Since I am spending time at the dentist, today, experiencing another extraction, I thought I should revisit what I wrote after the last one.
I mean, there are some really good thoughts here, but I had successfully forgotten about the recovery period, just figuring I could come back to school tomorrow as if nothing had happened. Let's hope today's procedure goes smoother and with less pain (Take care of your teeth, kids!).
At least today's is not a wisdom tooth.
I didn't want to do it, but I had to have that tooth removed. It had been bothering me for a few weeks, and it was time to take care of it for good.
It's that wisdom tooth. You know the one. The one on the left, farthest back. Only the second one I've ever had removed. But the first one was different; I was unconscious for the procedure. It was easy. This one should have been similar, but the sedative (or what I thought was to be a sedative) had zero effect on me. Zilch. And the procedure was, let's say, unpleasant.
The experience in the dentist's chair was not the favorite thing I've ever done in my life. As the doctor did whatever he needed to do to extract the wisdom tooth, my own hands were clenched into fists in front of my chest, and my legs contracted up in a concertedly uncomfortable position. It took all I had to keep from yelling out in pain and discomfort as the dentist told me, "You're doin' great."
But I started thinking, as I am inclined to do, that my denticular amputation has similarities with teaching. Yeah, I know what you're thinking...but it's not the hydrocodone speaking. Hear me out.
- One bad apple can ruin the whole basket. A week after my extraction, I still have a great deal of pain. My energy level has drained with a lack of sleep and the constant thoughts of pain as I continue to pop ibuprofen every four to six hours. It amazes me that such a small, localized area of my body can affect the rest so profoundly. And the same is true in the classroom. It is equally astounding how much one student or one action from a student can affect the rest of the classroom. When it happens, I see other students rolling their eyes in frustration. Some even clench their fists from time to time because of the "pain" that one student causes for the student body. They do a number of things in self defense. Just as I responded to the dentist's pressure, students may respond physically. Others contract and suppress the discomfort that is caused by one unruly student.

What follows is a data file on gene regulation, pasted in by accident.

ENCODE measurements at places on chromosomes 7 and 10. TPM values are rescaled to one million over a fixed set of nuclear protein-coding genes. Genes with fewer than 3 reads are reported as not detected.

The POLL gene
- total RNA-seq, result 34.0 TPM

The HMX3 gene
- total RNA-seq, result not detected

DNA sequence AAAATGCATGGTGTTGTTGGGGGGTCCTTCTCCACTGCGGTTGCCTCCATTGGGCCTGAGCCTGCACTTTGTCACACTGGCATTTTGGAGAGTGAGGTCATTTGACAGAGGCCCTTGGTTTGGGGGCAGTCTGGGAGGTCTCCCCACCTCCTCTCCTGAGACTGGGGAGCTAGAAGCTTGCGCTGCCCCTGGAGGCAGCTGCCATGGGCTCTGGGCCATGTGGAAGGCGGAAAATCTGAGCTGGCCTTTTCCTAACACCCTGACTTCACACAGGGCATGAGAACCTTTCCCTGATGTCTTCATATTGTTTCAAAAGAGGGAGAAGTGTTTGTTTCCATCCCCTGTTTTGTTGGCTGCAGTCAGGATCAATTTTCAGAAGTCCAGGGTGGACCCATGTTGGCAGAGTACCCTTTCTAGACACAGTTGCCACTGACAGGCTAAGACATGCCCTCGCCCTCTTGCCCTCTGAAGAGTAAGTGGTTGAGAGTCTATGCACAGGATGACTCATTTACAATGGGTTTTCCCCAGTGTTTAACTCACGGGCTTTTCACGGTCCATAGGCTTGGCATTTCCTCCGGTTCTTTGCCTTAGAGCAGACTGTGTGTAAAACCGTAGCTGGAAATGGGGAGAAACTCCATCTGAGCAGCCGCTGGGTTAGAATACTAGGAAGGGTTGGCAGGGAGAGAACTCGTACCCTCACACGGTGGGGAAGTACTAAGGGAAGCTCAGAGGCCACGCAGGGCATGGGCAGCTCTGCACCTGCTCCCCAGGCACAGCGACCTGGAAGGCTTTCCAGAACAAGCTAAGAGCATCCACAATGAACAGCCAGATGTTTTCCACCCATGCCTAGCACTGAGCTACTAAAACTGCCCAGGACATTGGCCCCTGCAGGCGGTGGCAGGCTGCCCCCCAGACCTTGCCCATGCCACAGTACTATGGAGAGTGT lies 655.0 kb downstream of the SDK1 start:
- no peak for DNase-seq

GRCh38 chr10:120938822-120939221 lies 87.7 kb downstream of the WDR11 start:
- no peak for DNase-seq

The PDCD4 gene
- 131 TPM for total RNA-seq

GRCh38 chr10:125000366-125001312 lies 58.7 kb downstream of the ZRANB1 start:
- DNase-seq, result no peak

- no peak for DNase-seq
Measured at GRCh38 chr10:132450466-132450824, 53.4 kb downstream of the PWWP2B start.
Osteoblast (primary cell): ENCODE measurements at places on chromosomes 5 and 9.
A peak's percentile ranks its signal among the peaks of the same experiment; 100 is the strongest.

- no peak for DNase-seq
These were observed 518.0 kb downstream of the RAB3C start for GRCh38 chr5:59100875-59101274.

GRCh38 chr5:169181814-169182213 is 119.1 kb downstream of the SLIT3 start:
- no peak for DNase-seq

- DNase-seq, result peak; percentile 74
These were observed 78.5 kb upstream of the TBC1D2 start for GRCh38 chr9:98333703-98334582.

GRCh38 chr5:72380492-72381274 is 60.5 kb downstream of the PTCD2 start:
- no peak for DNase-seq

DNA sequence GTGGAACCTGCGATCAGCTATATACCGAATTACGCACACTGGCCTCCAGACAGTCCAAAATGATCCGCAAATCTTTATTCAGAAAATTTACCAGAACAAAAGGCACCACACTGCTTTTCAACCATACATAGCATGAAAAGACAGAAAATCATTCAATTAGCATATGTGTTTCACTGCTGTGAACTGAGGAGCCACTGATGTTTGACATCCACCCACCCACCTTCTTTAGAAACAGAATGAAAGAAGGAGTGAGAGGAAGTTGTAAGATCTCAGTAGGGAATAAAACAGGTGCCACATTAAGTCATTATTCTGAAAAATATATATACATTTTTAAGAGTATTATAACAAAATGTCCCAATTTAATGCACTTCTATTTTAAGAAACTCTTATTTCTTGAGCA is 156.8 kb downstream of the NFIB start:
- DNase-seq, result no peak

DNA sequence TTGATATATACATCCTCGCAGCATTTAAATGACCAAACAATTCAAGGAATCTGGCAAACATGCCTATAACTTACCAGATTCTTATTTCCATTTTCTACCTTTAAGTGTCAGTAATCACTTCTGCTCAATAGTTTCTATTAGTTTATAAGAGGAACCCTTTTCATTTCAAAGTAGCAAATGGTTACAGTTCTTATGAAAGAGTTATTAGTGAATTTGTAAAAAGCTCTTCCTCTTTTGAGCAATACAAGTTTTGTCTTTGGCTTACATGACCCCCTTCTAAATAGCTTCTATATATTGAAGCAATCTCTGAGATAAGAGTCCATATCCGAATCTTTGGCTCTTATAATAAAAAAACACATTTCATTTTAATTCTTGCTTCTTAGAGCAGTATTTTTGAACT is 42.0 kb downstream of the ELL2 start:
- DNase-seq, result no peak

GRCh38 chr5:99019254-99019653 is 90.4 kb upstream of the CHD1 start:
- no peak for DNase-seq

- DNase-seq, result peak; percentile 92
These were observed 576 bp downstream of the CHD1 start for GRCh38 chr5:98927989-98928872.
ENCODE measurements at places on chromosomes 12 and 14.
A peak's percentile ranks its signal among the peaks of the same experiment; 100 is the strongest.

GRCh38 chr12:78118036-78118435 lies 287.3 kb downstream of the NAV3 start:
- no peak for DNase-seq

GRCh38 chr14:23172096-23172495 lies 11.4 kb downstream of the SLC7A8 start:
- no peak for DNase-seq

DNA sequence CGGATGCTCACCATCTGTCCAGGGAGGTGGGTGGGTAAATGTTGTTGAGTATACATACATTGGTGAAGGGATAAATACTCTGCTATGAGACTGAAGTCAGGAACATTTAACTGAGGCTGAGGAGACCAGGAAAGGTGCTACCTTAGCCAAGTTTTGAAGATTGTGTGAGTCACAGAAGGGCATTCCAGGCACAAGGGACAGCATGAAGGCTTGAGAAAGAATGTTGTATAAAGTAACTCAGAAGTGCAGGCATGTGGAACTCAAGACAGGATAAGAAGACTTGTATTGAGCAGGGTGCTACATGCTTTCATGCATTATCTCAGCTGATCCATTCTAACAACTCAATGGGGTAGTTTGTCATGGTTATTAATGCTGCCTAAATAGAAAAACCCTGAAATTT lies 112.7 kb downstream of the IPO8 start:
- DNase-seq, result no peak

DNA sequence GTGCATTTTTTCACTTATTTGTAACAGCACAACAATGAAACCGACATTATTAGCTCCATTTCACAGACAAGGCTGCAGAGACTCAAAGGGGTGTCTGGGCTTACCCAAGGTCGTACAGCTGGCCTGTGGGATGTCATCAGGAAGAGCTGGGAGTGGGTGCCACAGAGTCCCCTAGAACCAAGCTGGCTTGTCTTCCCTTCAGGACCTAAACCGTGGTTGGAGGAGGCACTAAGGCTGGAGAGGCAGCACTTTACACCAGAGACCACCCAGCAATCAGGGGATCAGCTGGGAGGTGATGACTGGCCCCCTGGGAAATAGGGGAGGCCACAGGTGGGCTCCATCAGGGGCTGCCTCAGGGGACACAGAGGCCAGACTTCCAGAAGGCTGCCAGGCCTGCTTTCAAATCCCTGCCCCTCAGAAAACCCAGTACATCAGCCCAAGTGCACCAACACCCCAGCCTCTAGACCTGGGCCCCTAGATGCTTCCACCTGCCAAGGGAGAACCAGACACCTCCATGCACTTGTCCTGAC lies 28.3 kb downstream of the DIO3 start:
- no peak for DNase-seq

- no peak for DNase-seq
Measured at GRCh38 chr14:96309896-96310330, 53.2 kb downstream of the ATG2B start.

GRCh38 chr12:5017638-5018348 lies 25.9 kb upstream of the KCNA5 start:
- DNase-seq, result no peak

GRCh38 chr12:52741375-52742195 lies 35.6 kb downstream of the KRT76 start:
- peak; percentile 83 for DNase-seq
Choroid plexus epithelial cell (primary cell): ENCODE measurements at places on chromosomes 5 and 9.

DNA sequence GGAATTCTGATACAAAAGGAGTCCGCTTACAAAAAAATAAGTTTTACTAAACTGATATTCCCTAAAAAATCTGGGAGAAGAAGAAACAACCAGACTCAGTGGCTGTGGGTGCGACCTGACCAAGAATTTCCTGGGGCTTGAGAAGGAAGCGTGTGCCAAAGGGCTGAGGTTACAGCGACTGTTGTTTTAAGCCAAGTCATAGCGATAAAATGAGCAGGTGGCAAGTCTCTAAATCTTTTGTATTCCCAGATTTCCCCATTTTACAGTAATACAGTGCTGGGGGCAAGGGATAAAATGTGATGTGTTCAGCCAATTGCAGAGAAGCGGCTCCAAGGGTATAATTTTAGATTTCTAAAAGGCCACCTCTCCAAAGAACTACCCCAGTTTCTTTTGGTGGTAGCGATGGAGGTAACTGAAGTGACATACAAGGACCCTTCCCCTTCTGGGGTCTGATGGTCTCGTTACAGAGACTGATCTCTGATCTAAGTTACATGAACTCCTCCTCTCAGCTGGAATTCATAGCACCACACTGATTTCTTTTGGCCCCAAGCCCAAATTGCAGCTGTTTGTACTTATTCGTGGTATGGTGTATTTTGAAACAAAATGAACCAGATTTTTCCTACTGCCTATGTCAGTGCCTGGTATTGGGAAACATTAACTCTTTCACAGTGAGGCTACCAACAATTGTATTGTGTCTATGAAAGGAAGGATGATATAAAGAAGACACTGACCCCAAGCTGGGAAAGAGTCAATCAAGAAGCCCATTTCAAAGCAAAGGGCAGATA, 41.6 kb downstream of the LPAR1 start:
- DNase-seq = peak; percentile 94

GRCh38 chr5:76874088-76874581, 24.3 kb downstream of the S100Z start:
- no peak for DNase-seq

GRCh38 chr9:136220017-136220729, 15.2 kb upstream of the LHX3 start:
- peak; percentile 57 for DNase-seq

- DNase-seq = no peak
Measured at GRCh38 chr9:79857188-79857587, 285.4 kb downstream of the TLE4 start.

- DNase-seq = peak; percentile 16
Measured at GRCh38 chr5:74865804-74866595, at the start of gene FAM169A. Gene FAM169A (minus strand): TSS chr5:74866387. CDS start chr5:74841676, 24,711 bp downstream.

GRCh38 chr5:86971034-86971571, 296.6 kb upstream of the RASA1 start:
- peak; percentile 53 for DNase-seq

Combine these things with the seasonal allergies and sinus pressure, and we might imagine a classroom with multiple disruptive pupils. To put it lightly, I have been physically miserable for at least a week. After four days, I returned to the dentist's office for a review of my condition. I expressed to him my sensitivity and discomfort, to which he responded that everything looked to be healing nicely. He then broke me the news that it could take 21 days to completely heal and up to a full year before the bone fills in.
- Expecting to dread something is worse than the true results. As I thought about having this pain for 21 days, I wondered how miserable I would be after two more weeks of piercing pain in my jaw. I know it takes time to heal, but I felt like this was going to do me in. In the classroom, one disruptive student can be a "pain" to deal with in a classroom, if the teacher fails to see the student's potential to change and improve, the teacher can doom himself for the entire school year. For a fact, it drains the energy levels to the level of a teacher burning out or breaking down. That type of negativity can be avoided with a new mindset.